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Transit shutdowns fail to deter fourth day of Thai pro-democracy protests in Bangkok

  • October 17, 2020

BANGKOK — Pro-democracy activists in Thailand staged a fourth straight day of high-profile protests in the capital on Saturday, thwarting efforts by the authorities to stop them, including a shutdown of the city’s mass transit systems.

Unlike protests a day earlier, in which police used a water cannon to disperse protesters, Saturday’s demonstrations were peaceful, with no reports of any clashes by the time participants started heading home in the evening.

The protesters are calling for Prime Minister Prayuth Chan-ocha to leave office, the constitution to be amended to make it more democratic and the nation’s monarchy to undergo reform.

All stations of Bangkok’s elevated Skytrain transit system were closed Saturday afternoon to try to keep protesters from gathering. The underground MRT system was also shut, and police blocked off several roads.

Protesters met anyway as planned at the Skytrain stations, where they held small impromptu rallies, in effect establishing a temporary but active presence across the city.

The organizers then issued a fresh advisory for followers to gather at three stations outside the city’s central area, where access was easier. Once that was announced, money was pooled by participants so they could take taxis to get around the transit shutdown.

“Right now we can do nothing much,” said a 26-year-old hotel worker who asked to be called only Veronica. “What we can do right now is only show our power to let the outside see.”

Several thousand people gathered in multiple locations, with some taking turns airing their views over a megaphone. By the evening, police had not disturbed them, even when some groups took to marching in the street. Protesters began dispersing at 8 p.m., the time organizers had said the protests would end.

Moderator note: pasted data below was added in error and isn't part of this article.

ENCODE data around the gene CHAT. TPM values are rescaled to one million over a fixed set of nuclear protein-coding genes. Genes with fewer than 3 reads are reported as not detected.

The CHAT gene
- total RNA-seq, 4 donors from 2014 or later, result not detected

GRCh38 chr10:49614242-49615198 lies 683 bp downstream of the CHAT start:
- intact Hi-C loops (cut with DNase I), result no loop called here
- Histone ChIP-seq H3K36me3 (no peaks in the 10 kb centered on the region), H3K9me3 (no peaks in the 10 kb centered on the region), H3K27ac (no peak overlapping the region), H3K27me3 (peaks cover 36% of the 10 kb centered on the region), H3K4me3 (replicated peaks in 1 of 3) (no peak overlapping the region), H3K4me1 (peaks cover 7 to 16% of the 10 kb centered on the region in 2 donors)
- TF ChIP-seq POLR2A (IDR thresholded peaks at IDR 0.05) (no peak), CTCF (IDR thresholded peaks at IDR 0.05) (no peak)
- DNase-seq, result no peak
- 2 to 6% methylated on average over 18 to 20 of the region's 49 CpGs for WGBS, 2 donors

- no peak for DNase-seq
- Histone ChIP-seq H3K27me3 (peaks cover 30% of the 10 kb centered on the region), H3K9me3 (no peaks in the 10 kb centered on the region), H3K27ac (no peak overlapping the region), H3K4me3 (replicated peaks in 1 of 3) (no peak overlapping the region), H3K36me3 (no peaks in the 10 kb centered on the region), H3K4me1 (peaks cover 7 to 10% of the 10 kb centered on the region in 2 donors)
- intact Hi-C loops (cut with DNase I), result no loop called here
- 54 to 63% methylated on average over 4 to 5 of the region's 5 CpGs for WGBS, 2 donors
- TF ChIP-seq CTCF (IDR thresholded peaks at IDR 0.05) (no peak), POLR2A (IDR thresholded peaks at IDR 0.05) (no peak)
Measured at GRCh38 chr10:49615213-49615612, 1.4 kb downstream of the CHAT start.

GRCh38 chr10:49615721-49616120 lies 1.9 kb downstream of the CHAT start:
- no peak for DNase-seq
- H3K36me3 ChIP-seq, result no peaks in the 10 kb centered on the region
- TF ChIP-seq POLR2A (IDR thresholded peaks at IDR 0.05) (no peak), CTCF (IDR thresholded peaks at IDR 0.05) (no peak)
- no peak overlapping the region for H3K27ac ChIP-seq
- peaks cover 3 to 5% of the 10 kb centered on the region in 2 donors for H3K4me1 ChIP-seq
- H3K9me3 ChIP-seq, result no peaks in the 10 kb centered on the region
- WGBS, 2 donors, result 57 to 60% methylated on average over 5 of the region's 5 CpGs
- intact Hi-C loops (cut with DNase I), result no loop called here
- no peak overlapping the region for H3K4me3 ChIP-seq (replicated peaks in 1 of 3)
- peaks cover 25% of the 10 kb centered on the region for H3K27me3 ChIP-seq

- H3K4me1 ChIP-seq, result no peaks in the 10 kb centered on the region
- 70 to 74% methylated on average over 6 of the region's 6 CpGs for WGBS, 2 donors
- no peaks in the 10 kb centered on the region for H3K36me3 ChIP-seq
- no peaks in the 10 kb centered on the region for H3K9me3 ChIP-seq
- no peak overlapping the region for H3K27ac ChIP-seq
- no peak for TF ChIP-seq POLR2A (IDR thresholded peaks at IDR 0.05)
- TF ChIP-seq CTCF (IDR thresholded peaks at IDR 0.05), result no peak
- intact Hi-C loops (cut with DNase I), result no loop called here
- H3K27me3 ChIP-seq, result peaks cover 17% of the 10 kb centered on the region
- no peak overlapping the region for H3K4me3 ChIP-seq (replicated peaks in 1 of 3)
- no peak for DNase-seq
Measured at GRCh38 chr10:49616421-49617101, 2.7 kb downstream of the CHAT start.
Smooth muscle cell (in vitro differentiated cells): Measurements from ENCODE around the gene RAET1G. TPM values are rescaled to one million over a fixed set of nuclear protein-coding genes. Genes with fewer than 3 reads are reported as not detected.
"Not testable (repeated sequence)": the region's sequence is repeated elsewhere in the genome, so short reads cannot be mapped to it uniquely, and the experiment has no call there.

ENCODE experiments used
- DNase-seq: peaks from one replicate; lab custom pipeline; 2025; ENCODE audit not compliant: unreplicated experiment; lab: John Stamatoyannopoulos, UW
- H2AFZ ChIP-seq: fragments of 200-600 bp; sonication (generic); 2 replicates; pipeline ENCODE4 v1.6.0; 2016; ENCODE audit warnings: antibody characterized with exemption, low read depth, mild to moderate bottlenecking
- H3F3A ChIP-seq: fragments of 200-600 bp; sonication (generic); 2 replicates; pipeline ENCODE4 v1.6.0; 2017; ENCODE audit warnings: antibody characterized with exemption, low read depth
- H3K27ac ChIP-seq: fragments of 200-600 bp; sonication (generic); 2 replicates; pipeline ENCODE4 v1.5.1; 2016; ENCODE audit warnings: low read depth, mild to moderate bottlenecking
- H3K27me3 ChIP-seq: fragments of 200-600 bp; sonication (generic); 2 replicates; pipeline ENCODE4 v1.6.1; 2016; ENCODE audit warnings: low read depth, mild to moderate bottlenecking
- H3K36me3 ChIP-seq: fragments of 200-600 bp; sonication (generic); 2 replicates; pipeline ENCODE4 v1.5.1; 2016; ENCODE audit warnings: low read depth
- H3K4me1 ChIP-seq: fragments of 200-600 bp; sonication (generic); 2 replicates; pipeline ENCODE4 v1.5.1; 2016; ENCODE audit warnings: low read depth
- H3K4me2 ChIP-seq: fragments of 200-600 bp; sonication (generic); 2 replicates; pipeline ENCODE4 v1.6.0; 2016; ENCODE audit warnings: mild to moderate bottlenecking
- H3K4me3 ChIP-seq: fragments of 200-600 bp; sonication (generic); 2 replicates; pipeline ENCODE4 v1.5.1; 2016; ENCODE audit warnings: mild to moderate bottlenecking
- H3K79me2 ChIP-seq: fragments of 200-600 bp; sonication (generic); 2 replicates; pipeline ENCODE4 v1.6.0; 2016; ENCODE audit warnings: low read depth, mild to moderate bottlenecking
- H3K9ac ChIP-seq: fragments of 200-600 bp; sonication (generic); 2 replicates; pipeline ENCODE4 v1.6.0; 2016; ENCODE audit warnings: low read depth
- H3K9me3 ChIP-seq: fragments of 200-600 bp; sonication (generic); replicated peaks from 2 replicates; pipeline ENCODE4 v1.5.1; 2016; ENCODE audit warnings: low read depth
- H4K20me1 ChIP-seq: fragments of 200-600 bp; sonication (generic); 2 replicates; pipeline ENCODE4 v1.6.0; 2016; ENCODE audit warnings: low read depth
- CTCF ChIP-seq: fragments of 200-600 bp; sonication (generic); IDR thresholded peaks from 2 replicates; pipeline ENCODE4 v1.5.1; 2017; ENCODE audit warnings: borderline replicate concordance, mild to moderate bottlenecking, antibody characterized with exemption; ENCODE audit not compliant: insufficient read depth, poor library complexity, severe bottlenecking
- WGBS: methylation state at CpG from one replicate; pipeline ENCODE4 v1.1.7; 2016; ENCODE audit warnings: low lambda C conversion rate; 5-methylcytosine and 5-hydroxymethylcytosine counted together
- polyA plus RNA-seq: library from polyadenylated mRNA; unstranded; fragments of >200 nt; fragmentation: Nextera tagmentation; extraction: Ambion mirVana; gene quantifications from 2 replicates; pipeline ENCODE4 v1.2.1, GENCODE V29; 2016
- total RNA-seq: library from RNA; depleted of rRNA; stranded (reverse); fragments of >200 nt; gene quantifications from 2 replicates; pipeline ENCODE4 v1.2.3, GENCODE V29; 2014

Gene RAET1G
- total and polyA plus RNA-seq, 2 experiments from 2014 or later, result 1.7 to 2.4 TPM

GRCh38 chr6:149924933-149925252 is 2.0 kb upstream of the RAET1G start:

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The protesters acted despite a state of emergency imposed by Prayuth on Thursday that makes them all subject to arrest.

They also appeared not to be cowed by a crackdown on their rally in central Bangkok on Friday night, in which riot police backed up by water cannons cleared the streets in about an hour.

No major injuries were reported from that confrontation. It was the first time in three months of sporadic protests that the authorities have employed such forceful tactics against the student-led movement.

A 20-year-old student who used the name Ryo said Friday night’s events had hardened his resistance.

“I respect people’s political opinions, but after yesterday’s incident, I feel it was so harsh, perpetrating violence against unarmed people who had no weapons to fight back,” he said.

Protective gear such as goggles was distributed Saturday at some venues.

Friday night’s violent dispersal led the People’s Party, the protesters’ umbrella organization, to declare in a statement that “the government and military have established themselves as the enemy of the people.” Most of the group’s top leaders have been arrested.

The protesters have been doing their best to elude the authorities, using social media to assemble followers before police have time to block them. The government has announced plans to take legal action against Twitter and Facebook accounts that announce the protests, but fresh calls to action were posted Saturday.

Article source: http://rssfeeds.usatoday.com/~/637116316/0/usatodaycomwashington-topstories~Transit-shutdowns-fail-to-deter-fourth-day-of-Thai-prodemocracy-protests-in-Bangkok/

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